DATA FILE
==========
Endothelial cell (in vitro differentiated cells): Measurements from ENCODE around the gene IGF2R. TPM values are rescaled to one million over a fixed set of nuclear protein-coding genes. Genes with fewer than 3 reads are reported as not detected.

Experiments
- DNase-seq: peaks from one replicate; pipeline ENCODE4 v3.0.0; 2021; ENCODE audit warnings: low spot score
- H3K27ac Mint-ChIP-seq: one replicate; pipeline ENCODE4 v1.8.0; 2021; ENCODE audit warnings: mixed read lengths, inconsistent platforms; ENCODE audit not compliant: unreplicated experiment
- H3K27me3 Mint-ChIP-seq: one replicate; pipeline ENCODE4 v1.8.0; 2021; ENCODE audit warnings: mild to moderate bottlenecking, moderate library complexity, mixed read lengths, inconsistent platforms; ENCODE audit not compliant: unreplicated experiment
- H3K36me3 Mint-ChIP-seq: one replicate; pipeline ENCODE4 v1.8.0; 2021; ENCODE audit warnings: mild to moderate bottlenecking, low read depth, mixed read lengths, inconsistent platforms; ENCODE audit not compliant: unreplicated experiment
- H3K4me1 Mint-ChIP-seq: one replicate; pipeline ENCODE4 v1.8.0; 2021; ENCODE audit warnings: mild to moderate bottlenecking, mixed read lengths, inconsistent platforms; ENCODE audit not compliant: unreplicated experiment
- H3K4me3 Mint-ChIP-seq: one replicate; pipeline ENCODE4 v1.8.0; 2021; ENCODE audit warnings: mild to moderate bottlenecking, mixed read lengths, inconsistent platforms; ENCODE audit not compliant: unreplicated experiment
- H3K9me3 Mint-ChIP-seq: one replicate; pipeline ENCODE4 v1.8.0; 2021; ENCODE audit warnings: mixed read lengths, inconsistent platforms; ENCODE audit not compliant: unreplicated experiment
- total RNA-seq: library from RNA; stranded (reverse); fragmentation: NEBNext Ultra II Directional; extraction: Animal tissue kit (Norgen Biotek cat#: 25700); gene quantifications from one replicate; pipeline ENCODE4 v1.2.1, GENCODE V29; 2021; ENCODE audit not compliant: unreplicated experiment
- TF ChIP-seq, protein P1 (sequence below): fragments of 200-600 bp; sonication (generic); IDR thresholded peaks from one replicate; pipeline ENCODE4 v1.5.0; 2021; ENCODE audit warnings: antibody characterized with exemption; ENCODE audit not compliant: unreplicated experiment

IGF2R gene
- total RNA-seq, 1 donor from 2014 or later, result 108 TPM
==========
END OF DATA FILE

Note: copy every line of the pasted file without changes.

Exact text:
Endothelial cell (in vitro differentiated cells): Measurements from ENCODE around the gene IGF2R. TPM values are rescaled to one million over a fixed set of nuclear protein-coding genes. Genes with fewer than 3 reads are reported as not detected.

Experiments
- DNase-seq: peaks from one replicate; pipeline ENCODE4 v3.0.0; 2021; ENCODE audit warnings: low spot score
- H3K27ac Mint-ChIP-seq: one replicate; pipeline ENCODE4 v1.8.0; 2021; ENCODE audit warnings: mixed read lengths, inconsistent platforms; ENCODE audit not compliant: unreplicated experiment
- H3K27me3 Mint-ChIP-seq: one replicate; pipeline ENCODE4 v1.8.0; 2021; ENCODE audit warnings: mild to moderate bottlenecking, moderate library complexity, mixed read lengths, inconsistent platforms; ENCODE audit not compliant: unreplicated experiment
- H3K36me3 Mint-ChIP-seq: one replicate; pipeline ENCODE4 v1.8.0; 2021; ENCODE audit warnings: mild to moderate bottlenecking, low read depth, mixed read lengths, inconsistent platforms; ENCODE audit not compliant: unreplicated experiment
- H3K4me1 Mint-ChIP-seq: one replicate; pipeline ENCODE4 v1.8.0; 2021; ENCODE audit warnings: mild to moderate bottlenecking, mixed read lengths, inconsistent platforms; ENCODE audit not compliant: unreplicated experiment
- H3K4me3 Mint-ChIP-seq: one replicate; pipeline ENCODE4 v1.8.0; 2021; ENCODE audit warnings: mild to moderate bottlenecking, mixed read lengths, inconsistent platforms; ENCODE audit not compliant: unreplicated experiment
- H3K9me3 Mint-ChIP-seq: one replicate; pipeline ENCODE4 v1.8.0; 2021; ENCODE audit warnings: mixed read lengths, inconsistent platforms; ENCODE audit not compliant: unreplicated experiment
- total RNA-seq: library from RNA; stranded (reverse); fragmentation: NEBNext Ultra II Directional; extraction: Animal tissue kit (Norgen Biotek cat#: 25700); gene quantifications from one replicate; pipeline ENCODE4 v1.2.1, GENCODE V29; 2021; ENCODE audit not compliant: unreplicated experiment
- TF ChIP-seq, protein P1 (sequence below): fragments of 200-600 bp; sonication (generic); IDR thresholded peaks from one replicate; pipeline ENCODE4 v1.5.0; 2021; ENCODE audit warnings: antibody characterized with exemption; ENCODE audit not compliant: unreplicated experiment

IGF2R gene
- total RNA-seq, 1 donor from 2014 or later, result 108 TPM